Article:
Back to the idea of constant pressure. Every 34 feet of water gives you 1 atmosphere of pressure (14.7 psi). If you make it tall enough, you can maintain enough pressure to get the water to flow to upper floors of houses and the like without extra pumps in everybody’s homes.
Sure, the water system pump has to do the work to get the water up there, but as long as the water is not being consumed in great amounts, the pressure will always be present in the system as long as there’s water in the tank.

The simplest and best explanation (that I heard here), is that it allows you to use pumps sized for the average local water useage, rather than for maximum local water useage (which would be significantly higher).

This is another of our more popular areas of inquiry:

Water Towers 12-26-2000 (Question is about water freezing in them, but there are links to general descriptions)
someone explain how a private well works 04-25-2002 (Mentions towers only in passing, but provides some interesting information)
Water Towers 03-12-2003
Another civil engineer Q regarding water towers. 03-25-2004 (Not directly relevant, but it does provide a few more facts)

The master has also provided a (somewhat cryptic) comment:
Why are water towers are elevated, while petroleum tanks are on the ground?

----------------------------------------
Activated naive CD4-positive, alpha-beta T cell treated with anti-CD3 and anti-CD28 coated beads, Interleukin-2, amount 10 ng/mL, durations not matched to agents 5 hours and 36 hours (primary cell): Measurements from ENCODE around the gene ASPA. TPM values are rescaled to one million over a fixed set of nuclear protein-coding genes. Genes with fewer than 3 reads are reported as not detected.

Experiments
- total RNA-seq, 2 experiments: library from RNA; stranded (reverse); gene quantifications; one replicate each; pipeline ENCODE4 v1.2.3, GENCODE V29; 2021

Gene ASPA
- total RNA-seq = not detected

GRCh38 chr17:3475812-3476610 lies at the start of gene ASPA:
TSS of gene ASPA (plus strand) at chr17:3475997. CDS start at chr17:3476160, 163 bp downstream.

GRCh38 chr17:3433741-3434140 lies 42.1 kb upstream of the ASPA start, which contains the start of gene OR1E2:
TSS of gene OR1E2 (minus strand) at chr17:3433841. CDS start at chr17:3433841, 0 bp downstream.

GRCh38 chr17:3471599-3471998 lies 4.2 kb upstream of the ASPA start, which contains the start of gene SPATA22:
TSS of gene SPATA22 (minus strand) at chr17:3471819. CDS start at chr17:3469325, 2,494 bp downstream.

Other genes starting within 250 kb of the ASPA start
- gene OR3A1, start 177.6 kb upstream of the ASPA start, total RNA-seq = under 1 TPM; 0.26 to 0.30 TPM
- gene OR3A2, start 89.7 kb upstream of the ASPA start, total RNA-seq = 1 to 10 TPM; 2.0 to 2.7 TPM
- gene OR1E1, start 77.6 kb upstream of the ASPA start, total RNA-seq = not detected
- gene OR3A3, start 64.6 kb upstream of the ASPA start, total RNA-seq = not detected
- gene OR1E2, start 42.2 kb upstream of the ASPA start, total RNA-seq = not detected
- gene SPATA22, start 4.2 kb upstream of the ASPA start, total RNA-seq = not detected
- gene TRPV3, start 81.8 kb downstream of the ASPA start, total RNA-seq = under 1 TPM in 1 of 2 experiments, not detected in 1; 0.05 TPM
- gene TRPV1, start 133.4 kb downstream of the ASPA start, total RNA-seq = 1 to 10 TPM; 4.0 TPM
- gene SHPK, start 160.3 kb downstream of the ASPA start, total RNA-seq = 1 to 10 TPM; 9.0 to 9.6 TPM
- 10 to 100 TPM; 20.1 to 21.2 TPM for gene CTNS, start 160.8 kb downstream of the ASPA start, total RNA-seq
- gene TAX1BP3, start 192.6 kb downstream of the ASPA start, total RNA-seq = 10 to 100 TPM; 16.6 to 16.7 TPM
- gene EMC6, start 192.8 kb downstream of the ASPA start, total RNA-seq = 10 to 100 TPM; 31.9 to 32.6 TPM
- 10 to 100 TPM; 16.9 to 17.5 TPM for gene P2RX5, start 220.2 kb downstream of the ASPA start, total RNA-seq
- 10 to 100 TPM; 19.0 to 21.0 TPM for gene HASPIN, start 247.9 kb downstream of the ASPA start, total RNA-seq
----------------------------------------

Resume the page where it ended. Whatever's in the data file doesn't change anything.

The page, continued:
'We don’t have water towers where I’m currently living. It’s all pump fed. And the pumps are addressable. And there’s a drought so our municipal pumps are only addressed to provide water for four hours per day!

Here’s how this works. Everyone has a cistern. They’re commercially produced, and common sizes are 450 liters, 1000 liters, and 1500 liters. They’re black, which is just perfect for heating cold water in the middle of the desert so that you can’t take a cold shower. On the other hand, I guess you save on gas consumption by not needed to heat as much (gas comes from delivery trucks, not gas lines, kind of like living in the boonies in the 'States). The cistern is plumed inline with the city water system; any time city water is available the cistern will top off automatically. The house water is drawn from the cistern, and pressure is maintained by a pump and accumulator system, probably the same as people in the 'States with wells (anyone?) or who live on mountains. Of course, if you lose electrical power, then you also lose your water. If your cistern is on the roof, you’re going to have at least a little pressure when there’s now electrical power, but with the water rationing and everyone’s cistern filling at the same time, there’s often not enough city pressure to fill your roof-mounted cistern, meaning you need yet another pump to ensure that it gets up there.